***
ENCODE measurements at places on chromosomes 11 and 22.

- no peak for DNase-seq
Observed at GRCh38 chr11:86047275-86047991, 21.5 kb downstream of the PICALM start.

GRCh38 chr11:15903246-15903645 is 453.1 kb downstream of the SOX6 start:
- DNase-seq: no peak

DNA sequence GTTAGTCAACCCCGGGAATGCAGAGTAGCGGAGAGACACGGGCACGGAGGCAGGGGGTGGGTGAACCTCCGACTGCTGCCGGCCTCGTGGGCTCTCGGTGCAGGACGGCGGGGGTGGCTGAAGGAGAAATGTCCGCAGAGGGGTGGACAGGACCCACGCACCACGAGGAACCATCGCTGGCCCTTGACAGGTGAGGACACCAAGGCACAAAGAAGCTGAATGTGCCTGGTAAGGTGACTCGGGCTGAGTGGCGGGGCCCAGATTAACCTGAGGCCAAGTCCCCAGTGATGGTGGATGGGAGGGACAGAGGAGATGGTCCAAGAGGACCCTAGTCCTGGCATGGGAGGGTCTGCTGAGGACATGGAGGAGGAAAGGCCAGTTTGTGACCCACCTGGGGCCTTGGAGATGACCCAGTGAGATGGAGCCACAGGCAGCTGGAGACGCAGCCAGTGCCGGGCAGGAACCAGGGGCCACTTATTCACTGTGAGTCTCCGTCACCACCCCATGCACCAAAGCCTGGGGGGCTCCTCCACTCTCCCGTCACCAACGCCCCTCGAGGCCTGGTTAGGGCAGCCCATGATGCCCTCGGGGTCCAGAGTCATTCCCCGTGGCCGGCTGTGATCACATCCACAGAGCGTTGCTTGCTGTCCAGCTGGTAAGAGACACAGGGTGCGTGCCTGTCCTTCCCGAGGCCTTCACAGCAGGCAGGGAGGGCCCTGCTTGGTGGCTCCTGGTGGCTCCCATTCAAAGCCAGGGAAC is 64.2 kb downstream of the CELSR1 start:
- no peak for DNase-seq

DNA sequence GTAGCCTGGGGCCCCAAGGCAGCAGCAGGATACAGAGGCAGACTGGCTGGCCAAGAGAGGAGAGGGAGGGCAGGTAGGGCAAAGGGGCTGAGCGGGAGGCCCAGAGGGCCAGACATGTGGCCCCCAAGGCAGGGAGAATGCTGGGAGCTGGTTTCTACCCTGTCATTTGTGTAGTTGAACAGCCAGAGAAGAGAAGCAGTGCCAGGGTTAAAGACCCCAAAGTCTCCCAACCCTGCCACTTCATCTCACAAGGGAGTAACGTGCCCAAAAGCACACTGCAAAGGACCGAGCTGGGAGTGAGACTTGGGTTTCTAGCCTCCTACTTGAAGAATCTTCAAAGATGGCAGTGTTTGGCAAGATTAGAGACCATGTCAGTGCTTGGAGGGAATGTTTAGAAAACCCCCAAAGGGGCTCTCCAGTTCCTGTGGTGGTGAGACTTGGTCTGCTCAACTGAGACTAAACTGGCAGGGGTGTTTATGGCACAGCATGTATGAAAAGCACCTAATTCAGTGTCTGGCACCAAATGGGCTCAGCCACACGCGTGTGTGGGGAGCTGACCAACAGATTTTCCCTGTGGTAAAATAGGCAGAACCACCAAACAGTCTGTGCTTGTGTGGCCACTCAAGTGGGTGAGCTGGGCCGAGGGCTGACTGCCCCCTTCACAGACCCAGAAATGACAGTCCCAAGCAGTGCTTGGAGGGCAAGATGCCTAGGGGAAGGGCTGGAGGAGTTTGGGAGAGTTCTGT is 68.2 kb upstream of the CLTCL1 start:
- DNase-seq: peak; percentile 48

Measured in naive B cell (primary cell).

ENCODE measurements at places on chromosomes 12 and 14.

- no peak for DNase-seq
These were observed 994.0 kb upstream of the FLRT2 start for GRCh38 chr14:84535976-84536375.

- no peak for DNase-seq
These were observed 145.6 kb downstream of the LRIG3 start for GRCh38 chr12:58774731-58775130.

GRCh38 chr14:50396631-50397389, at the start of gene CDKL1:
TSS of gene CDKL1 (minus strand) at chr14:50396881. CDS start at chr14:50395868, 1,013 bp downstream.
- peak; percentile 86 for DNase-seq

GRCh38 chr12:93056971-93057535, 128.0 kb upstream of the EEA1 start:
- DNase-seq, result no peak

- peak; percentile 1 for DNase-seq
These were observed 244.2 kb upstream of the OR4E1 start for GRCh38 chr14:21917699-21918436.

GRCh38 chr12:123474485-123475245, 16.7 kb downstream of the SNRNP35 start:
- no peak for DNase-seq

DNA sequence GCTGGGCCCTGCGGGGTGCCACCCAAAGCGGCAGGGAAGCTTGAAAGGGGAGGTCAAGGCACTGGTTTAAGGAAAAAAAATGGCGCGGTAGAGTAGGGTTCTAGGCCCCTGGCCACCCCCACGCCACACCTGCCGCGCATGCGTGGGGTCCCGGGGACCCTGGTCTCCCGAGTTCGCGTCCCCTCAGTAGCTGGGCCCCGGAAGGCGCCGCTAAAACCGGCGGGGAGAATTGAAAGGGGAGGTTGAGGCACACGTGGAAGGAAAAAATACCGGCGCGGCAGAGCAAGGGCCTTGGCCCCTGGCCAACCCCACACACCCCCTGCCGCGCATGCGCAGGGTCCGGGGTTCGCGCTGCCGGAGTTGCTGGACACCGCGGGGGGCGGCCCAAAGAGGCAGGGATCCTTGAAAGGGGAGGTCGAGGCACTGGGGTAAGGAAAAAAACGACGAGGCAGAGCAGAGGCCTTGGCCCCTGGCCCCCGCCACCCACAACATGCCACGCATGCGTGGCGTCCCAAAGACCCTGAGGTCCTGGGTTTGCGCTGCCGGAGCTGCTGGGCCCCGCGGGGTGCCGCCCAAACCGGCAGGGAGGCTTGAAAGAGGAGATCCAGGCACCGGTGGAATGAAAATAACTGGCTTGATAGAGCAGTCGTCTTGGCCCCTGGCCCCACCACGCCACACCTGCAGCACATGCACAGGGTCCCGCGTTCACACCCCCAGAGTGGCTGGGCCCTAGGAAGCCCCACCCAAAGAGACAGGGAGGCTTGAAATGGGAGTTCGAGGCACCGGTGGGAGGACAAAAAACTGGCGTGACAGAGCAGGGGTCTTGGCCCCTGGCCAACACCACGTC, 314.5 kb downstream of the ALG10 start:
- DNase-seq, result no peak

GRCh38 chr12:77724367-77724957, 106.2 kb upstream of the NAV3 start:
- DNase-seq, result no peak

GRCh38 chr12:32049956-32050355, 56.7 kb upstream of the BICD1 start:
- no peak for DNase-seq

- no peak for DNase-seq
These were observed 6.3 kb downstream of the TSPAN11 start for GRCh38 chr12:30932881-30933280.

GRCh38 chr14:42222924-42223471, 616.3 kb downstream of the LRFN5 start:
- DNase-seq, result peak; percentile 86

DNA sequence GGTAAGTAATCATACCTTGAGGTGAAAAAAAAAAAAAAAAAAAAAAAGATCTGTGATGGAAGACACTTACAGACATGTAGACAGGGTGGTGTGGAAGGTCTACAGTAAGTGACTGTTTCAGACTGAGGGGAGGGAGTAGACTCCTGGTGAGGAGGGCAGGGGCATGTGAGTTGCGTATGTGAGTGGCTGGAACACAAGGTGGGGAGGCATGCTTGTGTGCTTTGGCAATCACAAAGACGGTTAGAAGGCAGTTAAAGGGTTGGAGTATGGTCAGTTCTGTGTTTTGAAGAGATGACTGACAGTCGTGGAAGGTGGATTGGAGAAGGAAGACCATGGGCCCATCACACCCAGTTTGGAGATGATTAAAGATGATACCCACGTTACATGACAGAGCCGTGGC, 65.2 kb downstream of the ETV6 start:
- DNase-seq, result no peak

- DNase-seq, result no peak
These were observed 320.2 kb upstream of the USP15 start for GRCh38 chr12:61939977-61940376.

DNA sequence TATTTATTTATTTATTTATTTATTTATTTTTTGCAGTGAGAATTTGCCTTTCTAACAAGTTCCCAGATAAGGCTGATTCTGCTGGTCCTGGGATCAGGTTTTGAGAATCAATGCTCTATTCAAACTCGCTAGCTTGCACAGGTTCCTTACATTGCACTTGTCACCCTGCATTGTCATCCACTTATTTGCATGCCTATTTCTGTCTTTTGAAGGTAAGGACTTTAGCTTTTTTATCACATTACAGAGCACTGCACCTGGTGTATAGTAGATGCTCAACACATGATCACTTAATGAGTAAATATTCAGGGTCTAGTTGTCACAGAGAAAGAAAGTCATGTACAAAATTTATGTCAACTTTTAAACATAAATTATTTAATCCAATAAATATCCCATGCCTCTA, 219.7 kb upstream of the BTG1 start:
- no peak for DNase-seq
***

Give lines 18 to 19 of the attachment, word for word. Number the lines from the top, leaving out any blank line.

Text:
- peak; percentile 86 for DNase-seq

GRCh38 chr12:93056971-93057535, 128.0 kb upstream of the EEA1 start: